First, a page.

The Wire

Money Monster

There are many ways to tell a story, and one of the great things about film is that it offers the freedom to explore a range of narratives. A sweeping epic may unfold at a leisurely place over the course of two hours. A movie that takes place in a single day will be presumably action-packed and fast-paced, as there is little time for character or plot development. Money Monster promised a glimpse into a day in the life of two men on a particularly harrowing day for both.

George Clooney (Hail, Caesar!) stars as Lee Gates, a Jim Cramer type of character who mixes buffoonery with financial advice on his own cable show. I was amused to see the typically suave Clooney bounce around like a ham-handed carnival barker, flanked by two ‘dancers’ in costume like a bad rap video. Julia Roberts (Secret in Their Eyes) is Patty, his calm and cool producer who helms the ship, making it hum like a well-oiled machine. Gates has a duplicitous, opportunistic aura, sort of like a cross between a car salesman and a stockbroker, with more style than substance. When one of his tips to invest in a company called IBIS proves disastrous, disgruntled viewer Kyle Budwell (Jack O’Connell, Unbroken) exacts his own brand of justice by taking over the television studio during a live broadcast.

An unhinged protagonist is familiar cinematic territory, whether our anti-hero is robbing a bank or holding hostages. Common themes are desperation and a nearly suicidal level of commitment. Kyle is armed with a detonator and makes Lee wear a vest rigged with explosives. He blames the loss of his life savings on the TV host, whose offhand prediction cost him dearly. Dominic West (Genius, The Affair, The Wire) is featured as Walt Camby, IBIS’ shady CEO who claims an unforeseen glitch in his company’s financial algorithm caused the stock to take a hit. At first Kyle’s ire is directed solely at Lee, but Gates is able to pass the buck on to Camby, whose explanation for the massive loss is questionable at best.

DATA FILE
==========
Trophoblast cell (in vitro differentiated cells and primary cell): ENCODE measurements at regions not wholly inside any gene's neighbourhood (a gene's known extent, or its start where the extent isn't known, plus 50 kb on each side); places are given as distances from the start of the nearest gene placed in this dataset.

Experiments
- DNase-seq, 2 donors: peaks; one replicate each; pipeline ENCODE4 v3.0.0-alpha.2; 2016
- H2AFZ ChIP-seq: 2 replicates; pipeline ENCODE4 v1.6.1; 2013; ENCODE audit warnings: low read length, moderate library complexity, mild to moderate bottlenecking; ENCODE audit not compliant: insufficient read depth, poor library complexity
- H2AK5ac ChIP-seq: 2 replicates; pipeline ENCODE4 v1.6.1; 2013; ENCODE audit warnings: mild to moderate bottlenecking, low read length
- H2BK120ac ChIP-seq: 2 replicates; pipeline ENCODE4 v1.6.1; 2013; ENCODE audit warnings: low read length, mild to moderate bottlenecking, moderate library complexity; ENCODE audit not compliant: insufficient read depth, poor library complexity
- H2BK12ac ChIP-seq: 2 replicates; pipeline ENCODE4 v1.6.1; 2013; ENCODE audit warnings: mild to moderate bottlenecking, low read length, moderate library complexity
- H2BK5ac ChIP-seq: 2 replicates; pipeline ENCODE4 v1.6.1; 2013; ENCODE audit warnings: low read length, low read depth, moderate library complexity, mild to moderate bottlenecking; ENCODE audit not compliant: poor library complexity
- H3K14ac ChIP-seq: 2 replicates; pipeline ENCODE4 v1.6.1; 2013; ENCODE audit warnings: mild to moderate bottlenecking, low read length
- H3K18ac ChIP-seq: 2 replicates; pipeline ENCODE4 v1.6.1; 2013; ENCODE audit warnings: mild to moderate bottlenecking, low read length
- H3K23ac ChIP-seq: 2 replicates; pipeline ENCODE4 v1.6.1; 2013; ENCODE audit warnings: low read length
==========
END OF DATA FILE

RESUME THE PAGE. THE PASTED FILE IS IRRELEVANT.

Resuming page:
Jodie Foster (Elysium) marks her return to directing here, and quite naturally I had high expectations for such an acclaimed collection of Hollywood’s elite. I won’t use the word disappointed, but Money Monster was more decent than memorable. I enjoyed the subplot involving supporting characters as they worked to uncover the truth behind Camby’s questionable geo-political business dealings, but for the most part the tension and tautness wasn’t there. Perhaps the fault lies in the script, as I thought Foster’s direction within the tight confines of the television studio was effective. The small space added to the air of desperation, but overall the film wasn’t something that stayed with me. Sometimes a day at the movies is just a passable one, and while that’s enough for some – others may want a little more. Grade: B

Red Tails

African-American cinema is a tricky thing.  There is enough diversity within the genre to avoid painting it with a broad brush, but there are certain negative things that come to mind when you say something is a “Black” movie.  Does this mean there will be buffoonery, and is there something wrong with laughing at ourselves, as long as we’re the ones telling the joke?  I think our experiences run the gamut, but unfortunately some of the movies that are most profitable aren’t the most edifying.  Movies like Norbit and any one featuring Madea come to mind as examples of movies  that I tend to avoid.  Every now and then, however – a movie comes along that is worthy of our collective attention.  I think Red Tails was such a movie.  More than just a “Black” movie, it is an American story.